It really is about the journey – and the potholes, even on the victory tour that was this year’s Gonzaga women’s basketball season.
It began almost 12 months ago in a sullen locker room on the campus of Stanford University, where the Zags had just lost their first-round NCAA Tournament game to the host Cardinal.
Defeat meant the end of another standout season: 27 wins, just six losses and trophies for winning the West Coast Conference regular-season and tournament titles.
“It was an awesome experience,” freshman forward Jenn Wirth said after the game. “We knew we’d have to step it up, but we fell a bit short.”
It was also time to say goodbye to seniors Emma Stach and Emma Wolfram and take a few weeks off before off-season conditioning – an oxymoron because the college basketball season never really ends.
“Now we just have to keep getting better, pushing in the offseason,” Wirth said.
Five days after the season ended, leading scorer and rebounder Jill Barta announced that she would forgo her final year at GU.
Nothing like hitting a crater-sized pothole before the journey begins.
“We have no choice but to move on,” coach Lisa Fortier said.
Spokane, Oct. 1, 2018: To a certain degree, even starters are role players.
“And every year, players’ roles change,” senior Chandler Smith said on the opening day of practice at the McCarthey Athletic Center.
“By midseason, I plan to fit into my new role,” Smith said.
Would she have that much time? There were big holes to fill, especially the go-to player who had up and gone.
“Emma (Stach) could guard anyone and Jill could score on anyone,” said Fortier, who expected those holes to be filled by her team’s depth and talent.
The rest of the league’s coaches must have felt the same way, because two weeks later the Zags would be picked to repeat as WCC regular-season champs.
Las Vegas, Nov. 17: The Zags were 3-0 coming into a nonconference game at UNLV. They’d beaten a trio of Big Sky Conference teams in Montana, Eastern Washington and Idaho State, but this was a chance to step up.
It was also a chance for revenge. A two-point loss to UNLV in Spokane the previous year probably cost GU a better NCAA seed.
“But as a coach, I didn’t want our players thinking too much about revenge,” Fortier said. “I didn’t want them getting too hyped up.”
No problem. The Zags’ depth was the difference in a 70-59 win that saw four players in double figures.
Vancouver, British Columbia, Nov. 23: A day earlier at the Vancouver Showcase, the Zags dropped their first game of the season, 81-65 to defending NCAA champ Notre Dame.
How would they respond the next day against Rutgers of the Big Ten? With grit.
GU mustered only 21 points in the first half, its lowest output of the season, as it turned out. But the Zags owned 36 to 26 advantage on the boards, and found their offensive rhythm in the second half of a 57-40 win.
Spokane, Dec. 2: Another game, another chance for revenge. This time it was eighth-ranked Stanford, and the Kennel was ready.
Stanford had won its previous six games by at least 22 points, but GU jumped on the Cardinal with the 5-for-6 outside shooting of Katie Campbell and dominant effort (36-24) on the boards.
“They got one shot and they were done,” Fortier said after her second career win over Stanford legend Tara VanDerveer.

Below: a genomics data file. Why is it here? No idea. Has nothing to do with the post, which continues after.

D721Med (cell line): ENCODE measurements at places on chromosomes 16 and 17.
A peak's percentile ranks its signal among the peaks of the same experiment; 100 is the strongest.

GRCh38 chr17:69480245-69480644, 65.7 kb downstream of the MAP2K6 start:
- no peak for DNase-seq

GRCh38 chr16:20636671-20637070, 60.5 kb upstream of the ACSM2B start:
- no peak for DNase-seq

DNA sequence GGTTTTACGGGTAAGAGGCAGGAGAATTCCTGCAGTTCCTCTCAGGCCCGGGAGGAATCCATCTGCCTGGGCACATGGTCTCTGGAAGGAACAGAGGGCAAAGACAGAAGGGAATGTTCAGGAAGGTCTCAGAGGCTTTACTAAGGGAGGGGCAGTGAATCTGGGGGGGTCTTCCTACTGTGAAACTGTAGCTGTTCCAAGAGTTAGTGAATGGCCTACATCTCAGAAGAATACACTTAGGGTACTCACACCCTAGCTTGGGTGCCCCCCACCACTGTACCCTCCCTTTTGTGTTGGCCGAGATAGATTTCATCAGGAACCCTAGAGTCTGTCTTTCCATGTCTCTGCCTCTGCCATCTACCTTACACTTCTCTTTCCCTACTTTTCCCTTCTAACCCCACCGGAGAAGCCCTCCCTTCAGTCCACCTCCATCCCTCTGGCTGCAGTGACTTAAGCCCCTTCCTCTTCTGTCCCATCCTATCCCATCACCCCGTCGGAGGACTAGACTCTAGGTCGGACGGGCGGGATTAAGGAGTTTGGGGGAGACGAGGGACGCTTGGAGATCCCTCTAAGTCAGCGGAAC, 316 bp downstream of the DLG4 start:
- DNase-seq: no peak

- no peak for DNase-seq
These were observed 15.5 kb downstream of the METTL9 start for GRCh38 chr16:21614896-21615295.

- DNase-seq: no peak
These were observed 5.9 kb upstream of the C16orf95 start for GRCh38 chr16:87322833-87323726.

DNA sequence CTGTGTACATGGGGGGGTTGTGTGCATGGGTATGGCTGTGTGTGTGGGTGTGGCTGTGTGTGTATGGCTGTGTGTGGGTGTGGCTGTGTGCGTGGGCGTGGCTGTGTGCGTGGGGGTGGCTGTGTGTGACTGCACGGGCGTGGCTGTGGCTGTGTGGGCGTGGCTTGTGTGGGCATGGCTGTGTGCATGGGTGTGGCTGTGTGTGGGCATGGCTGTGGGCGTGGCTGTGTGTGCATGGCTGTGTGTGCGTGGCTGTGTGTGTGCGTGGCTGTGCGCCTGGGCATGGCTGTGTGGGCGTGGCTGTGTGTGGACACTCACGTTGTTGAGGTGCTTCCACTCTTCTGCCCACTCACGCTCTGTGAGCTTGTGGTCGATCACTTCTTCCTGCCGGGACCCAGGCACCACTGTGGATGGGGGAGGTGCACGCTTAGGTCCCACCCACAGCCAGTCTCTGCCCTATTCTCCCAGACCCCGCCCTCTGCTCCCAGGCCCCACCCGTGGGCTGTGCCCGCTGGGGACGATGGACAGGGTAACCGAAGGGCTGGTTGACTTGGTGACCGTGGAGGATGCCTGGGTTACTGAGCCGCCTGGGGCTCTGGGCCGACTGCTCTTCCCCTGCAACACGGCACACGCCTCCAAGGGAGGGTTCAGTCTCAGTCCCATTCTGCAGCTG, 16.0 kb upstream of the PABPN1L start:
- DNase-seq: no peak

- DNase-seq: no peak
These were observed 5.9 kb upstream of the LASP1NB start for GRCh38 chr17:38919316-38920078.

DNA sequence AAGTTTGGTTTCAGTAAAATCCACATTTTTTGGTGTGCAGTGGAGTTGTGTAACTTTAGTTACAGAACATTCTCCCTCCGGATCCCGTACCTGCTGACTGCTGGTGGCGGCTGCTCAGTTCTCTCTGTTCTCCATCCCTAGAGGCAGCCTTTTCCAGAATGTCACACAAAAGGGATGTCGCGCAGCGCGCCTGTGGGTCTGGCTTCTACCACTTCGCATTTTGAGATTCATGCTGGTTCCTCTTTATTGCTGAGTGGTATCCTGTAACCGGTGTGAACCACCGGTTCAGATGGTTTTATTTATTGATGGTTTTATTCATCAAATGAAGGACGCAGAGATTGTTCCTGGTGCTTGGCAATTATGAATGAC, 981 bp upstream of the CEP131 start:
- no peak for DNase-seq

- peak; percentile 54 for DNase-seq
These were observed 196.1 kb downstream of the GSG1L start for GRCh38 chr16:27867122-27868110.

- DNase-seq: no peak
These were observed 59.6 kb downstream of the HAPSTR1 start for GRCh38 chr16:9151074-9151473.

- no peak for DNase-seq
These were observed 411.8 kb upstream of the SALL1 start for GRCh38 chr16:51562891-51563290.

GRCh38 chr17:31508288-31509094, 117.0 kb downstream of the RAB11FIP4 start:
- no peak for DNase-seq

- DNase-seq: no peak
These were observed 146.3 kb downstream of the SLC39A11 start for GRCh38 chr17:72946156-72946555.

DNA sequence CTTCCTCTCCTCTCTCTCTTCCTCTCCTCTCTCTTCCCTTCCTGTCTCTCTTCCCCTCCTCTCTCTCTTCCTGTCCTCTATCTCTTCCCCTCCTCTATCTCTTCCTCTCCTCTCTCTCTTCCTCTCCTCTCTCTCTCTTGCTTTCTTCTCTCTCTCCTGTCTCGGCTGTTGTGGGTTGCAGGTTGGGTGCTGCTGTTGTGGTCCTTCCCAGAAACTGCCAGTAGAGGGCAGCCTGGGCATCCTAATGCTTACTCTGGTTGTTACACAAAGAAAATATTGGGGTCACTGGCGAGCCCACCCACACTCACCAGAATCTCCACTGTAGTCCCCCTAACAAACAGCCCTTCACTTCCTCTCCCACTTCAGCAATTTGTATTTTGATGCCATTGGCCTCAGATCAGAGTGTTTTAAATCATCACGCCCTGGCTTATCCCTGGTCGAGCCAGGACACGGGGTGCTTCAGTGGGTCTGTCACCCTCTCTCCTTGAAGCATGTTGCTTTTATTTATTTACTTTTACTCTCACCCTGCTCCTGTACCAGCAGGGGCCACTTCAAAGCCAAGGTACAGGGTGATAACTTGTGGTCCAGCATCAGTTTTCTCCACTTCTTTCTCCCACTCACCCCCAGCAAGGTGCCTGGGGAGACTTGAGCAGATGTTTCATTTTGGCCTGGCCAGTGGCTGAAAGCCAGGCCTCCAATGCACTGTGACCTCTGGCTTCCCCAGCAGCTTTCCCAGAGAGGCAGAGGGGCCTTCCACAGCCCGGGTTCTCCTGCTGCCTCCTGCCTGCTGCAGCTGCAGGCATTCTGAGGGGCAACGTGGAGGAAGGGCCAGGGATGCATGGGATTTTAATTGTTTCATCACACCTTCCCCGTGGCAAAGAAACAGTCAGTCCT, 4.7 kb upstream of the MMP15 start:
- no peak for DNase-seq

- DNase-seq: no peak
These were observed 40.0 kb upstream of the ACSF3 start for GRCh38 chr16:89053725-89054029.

The lead, which had reached 17 late in the third quarter, was trimmed to three, but Smith clinched the 79-73 win with a jumper with 10 seconds left.
“I’m just so happy for our players,” Fortier said. “It’s such a good feeling, with a sold-out crowd, against a team that’s so talented and so well-coached – I’m just really proud of our team.”
Springfield, Missouri, Dec. 16: This didn’t feel like a trap game. The Zags were 10-1 and ranked 21st going into their nonconference game at 1-6 Missouri State.
But an 11-point lead had dwindled to one with less than 2 minutes left before Zykera Rice put the Tigers away with two free throws and a short jumper.
“I’m hopeful that this is going to help us,” Fortier said after a 70-67 win. “There’s bound to be more close games.”
Spokane, Jan. 3, 2019: The first game of the New Year saw the Zags reach 13-1 – the best start in program history.
It was the perfect occasion for a visit from Saint Mary’s, which handed the Zags their only WCC loss the year before.
It almost happened again, as GU’s eight-point halftime lead GU lead shrank to two early in the fourth quarter.
It was still a five-point game with less than 3 minutes left, but Smith drained a 3-pointer to end the comeback and give the Zags a 74-62 win.
“It was a battle on offense and it was a battle on defense,” Fortier said. “I don’t know if it was one side harder than the other, but it’s one I’m glad we came out ahead on.”
Stockton, Calif., Jan. 31 – The Zags were 19-2 and ranked 15th in the nation, but had stumbled to a slow start against Pacific in the teams’ first meeting in Spokane.
It happened again on the road, as a four-point halftime lead was down to three with 7 1/2 minutes left in the fourth quarter.
Smith rescued the Zags again with a big 3-pointer, and GU pulled away to win 63-51.
“I thought we had good intensity and a lot of passion in this game. We’re going to need that going forward,” Rice said.
Spokane, March 2: As always, Senior Day was high with emotion.
The stakes were high, too. GU was 26-3 overall and 15-2 in the WCC but needed to beat Loyola Marymount to secure the WCC title.
The Zags trailed by five at halftime and led by six with 3 1/2 minutes to play. Laura Stockton led a Zags parade to the foul line and GU won 68-58.
“I’m really happy for them, happy for the staff and just glad that we took care of business,” Fortier said.
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